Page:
We live in a world saturated by hyper-sexualized media, so believe me, your kid’s curiosity will be awakened earlier than you might suspect. And they have unprecedented access to the internet to go looking for answers. 

You may think these sexualized cues are bouncing off your child or whizzing by totally over their head. I promise you, kids may not understand what they’re seeing, but they are taking it all in like a sponge. And they’re being negatively impacted. 

I’ll never forget the story of a young husband who had been struggling with a porn addiction for most of his life. He recalls when it started–at age 5 he was watching a movie with his parents. A sexualized scene came on–his parents probably didn’t even worry about it. But that little boy felt something and his curiosity was piqued. Years later, after he was married with children, he finally started doing the hard and time-consuming work to overcome his addiction. 

So the best plan is to proactively counter these media influences. And teach kids early and often about your view of what’s right and wrong, good and bad, healthy and unhealthy when it comes to sex and media content.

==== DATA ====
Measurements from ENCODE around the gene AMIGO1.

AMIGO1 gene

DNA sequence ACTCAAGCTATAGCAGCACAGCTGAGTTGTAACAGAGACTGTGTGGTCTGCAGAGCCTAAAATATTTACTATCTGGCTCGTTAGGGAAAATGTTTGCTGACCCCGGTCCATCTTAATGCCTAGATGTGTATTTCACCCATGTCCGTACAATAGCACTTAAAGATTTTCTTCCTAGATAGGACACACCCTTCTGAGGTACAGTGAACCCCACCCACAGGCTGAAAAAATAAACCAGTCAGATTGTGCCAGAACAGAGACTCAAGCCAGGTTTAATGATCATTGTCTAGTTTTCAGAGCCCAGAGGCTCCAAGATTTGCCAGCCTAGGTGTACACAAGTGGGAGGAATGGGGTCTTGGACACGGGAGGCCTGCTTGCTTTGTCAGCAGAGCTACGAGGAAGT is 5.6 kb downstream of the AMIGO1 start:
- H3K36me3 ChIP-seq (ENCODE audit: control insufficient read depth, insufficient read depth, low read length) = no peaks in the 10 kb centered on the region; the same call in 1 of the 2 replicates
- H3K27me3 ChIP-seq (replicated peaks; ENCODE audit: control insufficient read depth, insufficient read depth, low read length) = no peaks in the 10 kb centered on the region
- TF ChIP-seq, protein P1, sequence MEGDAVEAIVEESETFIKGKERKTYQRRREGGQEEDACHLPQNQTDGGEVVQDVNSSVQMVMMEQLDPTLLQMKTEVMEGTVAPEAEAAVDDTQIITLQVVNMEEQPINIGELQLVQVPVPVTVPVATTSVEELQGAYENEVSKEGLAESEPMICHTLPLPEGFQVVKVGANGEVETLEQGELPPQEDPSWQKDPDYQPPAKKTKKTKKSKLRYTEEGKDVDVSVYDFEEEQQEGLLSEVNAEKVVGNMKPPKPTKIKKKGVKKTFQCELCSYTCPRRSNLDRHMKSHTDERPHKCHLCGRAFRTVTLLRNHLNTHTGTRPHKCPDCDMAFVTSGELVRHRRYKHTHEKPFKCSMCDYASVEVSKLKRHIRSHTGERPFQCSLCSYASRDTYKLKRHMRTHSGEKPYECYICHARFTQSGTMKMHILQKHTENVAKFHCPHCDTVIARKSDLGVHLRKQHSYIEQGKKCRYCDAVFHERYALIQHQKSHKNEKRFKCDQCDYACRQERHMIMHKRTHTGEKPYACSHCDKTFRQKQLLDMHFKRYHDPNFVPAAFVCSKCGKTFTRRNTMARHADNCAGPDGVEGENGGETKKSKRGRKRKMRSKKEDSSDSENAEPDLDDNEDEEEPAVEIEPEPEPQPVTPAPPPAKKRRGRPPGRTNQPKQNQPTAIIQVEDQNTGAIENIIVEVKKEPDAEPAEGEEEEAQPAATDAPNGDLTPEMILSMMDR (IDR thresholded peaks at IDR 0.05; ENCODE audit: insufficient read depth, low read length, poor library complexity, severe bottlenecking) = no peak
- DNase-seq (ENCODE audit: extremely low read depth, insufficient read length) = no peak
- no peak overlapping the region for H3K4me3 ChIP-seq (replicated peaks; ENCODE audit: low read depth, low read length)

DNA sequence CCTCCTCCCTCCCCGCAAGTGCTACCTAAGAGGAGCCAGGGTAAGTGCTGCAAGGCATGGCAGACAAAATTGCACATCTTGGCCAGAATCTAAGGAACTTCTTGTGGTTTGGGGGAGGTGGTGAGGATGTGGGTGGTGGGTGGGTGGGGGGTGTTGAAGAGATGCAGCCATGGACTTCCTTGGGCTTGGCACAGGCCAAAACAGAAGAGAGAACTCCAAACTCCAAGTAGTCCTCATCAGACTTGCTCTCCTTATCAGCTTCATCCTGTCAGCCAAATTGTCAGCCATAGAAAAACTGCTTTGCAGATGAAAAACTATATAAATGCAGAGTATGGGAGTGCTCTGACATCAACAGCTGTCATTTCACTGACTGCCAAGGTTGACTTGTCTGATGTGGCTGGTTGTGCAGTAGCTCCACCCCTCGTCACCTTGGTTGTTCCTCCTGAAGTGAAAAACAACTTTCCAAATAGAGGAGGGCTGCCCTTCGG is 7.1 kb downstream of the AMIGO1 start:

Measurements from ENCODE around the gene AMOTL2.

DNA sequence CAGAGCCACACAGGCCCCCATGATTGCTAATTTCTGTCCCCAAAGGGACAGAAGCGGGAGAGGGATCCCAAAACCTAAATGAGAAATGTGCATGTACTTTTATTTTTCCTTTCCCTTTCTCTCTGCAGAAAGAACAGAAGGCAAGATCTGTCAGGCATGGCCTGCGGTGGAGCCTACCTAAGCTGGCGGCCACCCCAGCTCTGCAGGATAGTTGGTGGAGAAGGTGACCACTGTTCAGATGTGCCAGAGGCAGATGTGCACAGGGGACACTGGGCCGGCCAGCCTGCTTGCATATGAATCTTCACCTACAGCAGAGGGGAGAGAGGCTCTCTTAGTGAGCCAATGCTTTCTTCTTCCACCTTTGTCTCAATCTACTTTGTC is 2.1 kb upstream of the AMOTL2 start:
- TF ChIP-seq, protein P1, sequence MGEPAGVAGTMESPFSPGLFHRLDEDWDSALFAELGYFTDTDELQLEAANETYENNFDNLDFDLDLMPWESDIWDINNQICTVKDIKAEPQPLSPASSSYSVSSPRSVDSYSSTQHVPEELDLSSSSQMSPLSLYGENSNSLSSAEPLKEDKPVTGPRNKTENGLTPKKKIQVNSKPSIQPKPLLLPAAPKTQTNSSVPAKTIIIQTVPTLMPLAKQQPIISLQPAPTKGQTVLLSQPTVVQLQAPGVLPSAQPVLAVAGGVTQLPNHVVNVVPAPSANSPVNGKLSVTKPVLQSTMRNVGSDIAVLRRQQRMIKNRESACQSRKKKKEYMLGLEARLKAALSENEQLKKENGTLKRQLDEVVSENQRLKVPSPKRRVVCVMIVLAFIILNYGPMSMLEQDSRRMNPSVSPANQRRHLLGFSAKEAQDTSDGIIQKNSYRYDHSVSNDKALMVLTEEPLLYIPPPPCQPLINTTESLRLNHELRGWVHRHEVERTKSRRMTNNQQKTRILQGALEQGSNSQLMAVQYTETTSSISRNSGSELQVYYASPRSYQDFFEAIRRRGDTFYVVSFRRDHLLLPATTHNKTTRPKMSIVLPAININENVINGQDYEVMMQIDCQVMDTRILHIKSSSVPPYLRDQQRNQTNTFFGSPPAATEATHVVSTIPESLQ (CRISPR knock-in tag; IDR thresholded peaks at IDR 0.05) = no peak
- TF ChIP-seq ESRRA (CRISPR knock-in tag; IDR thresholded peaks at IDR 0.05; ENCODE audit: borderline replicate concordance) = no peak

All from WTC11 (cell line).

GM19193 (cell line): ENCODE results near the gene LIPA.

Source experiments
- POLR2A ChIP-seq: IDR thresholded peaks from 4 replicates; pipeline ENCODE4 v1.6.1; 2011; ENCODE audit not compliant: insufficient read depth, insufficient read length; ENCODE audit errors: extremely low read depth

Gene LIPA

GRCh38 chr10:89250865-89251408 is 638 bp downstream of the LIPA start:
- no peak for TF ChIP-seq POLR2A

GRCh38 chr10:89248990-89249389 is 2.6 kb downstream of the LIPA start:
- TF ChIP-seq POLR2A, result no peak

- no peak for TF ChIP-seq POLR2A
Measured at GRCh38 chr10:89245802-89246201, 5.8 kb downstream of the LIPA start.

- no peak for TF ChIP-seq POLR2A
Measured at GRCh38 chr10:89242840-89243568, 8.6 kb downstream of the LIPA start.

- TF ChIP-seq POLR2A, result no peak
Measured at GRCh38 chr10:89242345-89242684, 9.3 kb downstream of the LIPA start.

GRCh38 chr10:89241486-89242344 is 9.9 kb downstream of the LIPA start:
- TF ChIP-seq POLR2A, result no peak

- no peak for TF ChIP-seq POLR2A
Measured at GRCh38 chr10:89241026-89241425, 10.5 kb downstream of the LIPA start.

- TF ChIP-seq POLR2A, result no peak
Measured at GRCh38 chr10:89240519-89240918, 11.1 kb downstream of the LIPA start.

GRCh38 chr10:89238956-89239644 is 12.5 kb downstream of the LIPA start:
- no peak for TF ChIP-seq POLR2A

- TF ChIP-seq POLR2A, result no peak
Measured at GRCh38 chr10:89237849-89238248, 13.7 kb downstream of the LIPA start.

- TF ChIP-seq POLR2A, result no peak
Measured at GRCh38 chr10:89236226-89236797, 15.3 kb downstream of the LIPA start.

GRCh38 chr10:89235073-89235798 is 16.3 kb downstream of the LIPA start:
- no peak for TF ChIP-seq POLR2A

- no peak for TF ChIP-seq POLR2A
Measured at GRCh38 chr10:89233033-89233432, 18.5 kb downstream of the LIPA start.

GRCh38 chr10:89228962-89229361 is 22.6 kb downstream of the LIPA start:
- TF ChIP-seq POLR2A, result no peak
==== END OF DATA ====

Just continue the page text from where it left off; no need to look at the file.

#4 Sooner is safer 

I’ve heard so many stories of kindergarteners and even preschoolers getting exposed to pornography by other children with smartphones or unprotected iPads. Where? Often in places like school buses, playgrounds or friend’s houses. 

When parents begin these conversations, they have a golden opportunity to teach their own attitudes and values about pornography. Parents can explain that their child’s curiosity is normal, but warn them that following their curiosity about pornography is dangerous and can lead to addiction and many other problems.